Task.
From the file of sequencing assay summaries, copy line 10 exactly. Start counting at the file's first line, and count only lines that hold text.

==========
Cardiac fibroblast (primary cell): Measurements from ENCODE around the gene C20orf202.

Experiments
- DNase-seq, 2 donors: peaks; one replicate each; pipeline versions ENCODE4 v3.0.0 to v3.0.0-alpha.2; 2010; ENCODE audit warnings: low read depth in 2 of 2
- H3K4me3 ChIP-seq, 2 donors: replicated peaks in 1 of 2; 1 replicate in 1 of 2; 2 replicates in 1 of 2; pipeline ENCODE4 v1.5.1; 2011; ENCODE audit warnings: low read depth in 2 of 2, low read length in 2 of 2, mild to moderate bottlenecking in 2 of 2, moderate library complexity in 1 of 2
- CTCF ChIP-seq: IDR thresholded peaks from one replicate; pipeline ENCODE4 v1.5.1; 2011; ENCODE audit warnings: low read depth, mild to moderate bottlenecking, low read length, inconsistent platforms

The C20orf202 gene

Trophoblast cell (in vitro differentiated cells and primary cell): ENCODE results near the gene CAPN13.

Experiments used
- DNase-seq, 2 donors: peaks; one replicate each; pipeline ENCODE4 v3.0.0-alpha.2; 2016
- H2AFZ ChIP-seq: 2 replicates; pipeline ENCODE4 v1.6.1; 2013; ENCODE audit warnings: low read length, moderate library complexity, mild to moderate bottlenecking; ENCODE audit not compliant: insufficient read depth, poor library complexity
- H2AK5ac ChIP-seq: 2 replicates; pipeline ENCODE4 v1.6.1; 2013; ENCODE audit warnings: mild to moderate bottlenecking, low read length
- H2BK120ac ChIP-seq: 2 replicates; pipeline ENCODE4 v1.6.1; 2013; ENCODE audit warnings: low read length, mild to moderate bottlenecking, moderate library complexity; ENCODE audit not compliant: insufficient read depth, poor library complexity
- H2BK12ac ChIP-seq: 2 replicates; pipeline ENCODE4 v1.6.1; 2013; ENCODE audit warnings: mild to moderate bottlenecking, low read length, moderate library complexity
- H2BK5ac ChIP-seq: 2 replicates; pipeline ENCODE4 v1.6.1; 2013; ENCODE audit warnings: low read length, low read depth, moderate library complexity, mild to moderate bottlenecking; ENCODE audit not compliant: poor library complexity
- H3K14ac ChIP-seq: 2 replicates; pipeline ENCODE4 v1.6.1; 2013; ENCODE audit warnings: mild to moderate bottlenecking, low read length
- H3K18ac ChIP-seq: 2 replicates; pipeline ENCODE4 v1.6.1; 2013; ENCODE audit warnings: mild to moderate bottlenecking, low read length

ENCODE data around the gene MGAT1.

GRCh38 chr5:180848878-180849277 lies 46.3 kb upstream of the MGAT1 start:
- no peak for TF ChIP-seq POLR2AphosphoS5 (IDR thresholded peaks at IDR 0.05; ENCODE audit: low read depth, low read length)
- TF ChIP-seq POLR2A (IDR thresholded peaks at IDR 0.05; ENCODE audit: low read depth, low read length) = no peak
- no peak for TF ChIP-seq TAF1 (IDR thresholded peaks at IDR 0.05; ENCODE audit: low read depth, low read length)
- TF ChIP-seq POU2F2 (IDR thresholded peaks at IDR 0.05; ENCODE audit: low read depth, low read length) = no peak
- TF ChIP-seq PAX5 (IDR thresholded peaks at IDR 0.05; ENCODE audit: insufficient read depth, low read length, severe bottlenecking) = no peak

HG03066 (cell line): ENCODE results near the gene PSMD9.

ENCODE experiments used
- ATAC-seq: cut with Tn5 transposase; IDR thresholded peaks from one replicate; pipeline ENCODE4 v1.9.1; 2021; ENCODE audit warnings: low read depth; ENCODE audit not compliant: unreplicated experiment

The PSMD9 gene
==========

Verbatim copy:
- H2AFZ ChIP-seq: 2 replicates; pipeline ENCODE4 v1.6.1; 2013; ENCODE audit warnings: low read length, moderate library complexity, mild to moderate bottlenecking; ENCODE audit not compliant: insufficient read depth, poor library complexity